1. Or maybe, whoever developed the policy is aware of some sort of apparent preference of a majority of homebuyers for single homes on single sections rather than apartments/town houses?

    Comment by Brad — January 10, 2013 @ 10:53 am

  2. “when I think affordable housing I think town-houses and other medium/high density options”

    Yes, I questioned that too and Labour insisted they had dealt with it in their media releases. Somewhere towards the bottom, as I recall, and their staged photo op was in a low-density single floor subdivision.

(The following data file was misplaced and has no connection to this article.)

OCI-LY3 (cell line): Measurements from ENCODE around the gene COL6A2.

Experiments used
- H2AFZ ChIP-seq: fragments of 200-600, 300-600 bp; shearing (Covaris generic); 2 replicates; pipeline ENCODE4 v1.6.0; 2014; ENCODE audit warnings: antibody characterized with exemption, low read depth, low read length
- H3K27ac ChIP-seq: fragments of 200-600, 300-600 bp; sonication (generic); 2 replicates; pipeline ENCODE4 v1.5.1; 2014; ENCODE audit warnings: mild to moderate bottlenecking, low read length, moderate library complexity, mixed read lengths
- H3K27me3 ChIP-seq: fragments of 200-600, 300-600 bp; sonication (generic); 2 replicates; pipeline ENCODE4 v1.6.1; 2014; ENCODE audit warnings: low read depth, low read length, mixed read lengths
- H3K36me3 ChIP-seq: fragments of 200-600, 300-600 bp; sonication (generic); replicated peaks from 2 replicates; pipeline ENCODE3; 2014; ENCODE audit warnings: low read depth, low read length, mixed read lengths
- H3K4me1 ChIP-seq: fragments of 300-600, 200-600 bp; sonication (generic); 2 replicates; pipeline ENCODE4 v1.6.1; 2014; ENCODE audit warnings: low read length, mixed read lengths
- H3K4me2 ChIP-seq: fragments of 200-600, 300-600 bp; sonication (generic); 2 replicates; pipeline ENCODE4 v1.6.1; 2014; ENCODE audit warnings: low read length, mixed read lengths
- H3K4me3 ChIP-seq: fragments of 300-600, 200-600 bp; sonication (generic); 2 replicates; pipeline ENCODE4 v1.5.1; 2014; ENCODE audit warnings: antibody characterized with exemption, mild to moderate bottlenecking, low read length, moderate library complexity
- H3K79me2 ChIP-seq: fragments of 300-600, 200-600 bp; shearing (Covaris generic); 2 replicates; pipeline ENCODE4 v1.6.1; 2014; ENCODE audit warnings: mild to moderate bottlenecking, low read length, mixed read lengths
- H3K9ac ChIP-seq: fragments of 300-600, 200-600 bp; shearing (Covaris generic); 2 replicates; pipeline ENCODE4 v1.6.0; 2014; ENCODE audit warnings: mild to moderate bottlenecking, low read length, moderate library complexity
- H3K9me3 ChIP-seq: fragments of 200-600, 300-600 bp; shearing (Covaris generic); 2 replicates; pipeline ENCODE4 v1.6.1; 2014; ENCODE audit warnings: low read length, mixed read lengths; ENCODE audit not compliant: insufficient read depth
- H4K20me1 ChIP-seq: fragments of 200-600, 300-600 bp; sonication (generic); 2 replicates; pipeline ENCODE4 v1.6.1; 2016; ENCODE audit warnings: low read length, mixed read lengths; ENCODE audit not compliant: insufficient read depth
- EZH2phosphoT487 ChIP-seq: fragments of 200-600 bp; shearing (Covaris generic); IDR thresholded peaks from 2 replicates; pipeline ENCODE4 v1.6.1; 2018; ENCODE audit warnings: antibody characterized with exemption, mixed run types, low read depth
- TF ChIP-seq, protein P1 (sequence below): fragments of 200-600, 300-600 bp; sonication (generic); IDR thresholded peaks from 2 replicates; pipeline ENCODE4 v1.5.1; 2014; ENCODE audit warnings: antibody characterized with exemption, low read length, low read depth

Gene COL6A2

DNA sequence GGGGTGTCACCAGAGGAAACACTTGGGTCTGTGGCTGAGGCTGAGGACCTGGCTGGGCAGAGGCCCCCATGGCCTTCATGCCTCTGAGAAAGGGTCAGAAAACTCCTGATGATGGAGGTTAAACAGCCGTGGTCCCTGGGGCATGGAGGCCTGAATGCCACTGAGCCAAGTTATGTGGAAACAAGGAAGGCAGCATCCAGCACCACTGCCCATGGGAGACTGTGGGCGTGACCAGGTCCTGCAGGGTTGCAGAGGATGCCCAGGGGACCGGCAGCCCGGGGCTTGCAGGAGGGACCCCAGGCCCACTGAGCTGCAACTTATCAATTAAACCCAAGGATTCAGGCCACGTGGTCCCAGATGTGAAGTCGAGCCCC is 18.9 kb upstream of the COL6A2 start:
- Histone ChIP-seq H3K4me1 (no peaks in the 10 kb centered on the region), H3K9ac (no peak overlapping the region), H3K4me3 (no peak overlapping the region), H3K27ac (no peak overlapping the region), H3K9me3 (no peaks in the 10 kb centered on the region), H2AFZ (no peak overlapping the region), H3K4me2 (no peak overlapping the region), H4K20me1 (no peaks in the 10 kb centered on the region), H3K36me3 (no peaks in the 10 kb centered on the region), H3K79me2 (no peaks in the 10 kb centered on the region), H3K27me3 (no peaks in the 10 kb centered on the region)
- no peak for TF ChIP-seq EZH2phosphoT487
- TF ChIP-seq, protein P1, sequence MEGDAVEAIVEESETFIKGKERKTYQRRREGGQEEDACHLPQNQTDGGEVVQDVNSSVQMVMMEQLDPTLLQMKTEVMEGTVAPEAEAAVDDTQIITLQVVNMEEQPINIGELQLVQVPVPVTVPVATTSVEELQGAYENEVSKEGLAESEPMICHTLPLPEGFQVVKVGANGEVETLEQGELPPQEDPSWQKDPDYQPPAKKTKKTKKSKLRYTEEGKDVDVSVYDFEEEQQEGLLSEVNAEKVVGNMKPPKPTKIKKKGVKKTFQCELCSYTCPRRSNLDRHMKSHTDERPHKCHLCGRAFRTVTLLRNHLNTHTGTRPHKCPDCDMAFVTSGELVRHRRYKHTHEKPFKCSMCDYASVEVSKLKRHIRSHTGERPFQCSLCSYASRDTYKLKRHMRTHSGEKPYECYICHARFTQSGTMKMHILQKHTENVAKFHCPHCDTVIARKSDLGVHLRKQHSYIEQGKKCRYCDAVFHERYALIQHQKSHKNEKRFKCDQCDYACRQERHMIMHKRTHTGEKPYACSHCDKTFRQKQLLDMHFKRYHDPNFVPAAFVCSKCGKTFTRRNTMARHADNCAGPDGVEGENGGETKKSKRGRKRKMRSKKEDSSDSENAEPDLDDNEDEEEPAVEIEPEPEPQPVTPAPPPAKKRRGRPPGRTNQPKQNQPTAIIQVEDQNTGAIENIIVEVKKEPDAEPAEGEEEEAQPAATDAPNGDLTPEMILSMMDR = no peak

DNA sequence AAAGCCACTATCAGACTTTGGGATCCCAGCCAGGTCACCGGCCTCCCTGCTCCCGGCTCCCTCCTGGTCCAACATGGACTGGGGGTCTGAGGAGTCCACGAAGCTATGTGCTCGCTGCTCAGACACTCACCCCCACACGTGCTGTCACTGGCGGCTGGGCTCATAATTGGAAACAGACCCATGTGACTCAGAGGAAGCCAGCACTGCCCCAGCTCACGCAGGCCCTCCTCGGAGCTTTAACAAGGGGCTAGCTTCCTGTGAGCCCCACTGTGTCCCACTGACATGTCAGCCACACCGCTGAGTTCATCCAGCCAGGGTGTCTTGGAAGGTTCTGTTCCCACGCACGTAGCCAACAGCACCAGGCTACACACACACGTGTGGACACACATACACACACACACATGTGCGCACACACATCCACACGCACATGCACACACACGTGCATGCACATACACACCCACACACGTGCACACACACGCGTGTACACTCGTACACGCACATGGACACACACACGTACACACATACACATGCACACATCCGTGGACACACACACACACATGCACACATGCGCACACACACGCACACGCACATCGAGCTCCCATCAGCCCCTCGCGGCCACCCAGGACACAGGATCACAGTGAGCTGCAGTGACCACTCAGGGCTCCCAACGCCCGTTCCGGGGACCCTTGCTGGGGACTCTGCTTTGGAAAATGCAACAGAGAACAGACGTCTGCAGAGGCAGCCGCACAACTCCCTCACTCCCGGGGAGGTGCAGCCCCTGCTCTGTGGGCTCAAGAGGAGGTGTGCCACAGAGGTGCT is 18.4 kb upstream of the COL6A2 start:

When you say ‘house’ that’s what most NZers will imagine, even though it’s not the type of *home* increasing numbers of us will be living in, along with better shared public spaces and transport options. Leadership requires clearly articulating the future as well as connecting with today’s thinking.

    Comment by Sacha — January 10, 2013 @ 11:26 am

  3. Anyway, the result is support for my crazy idea that opposition parties should spend time pointing out chronic problems that the government refuses to solve, and promise to solve them, and that people afflicted by those problems will then be disposed to vote for them.

    I too have thought that oppositions could try something like that on occasion. Make the most of press gallery’s focus on question time, and then one day, ask six questions of six different ministers (PM, health, education, housing etc.) all about something like Rheumatic Fever. I live in wait.

    Comment by Graeme Edgeler — January 10, 2013 @ 11:32 am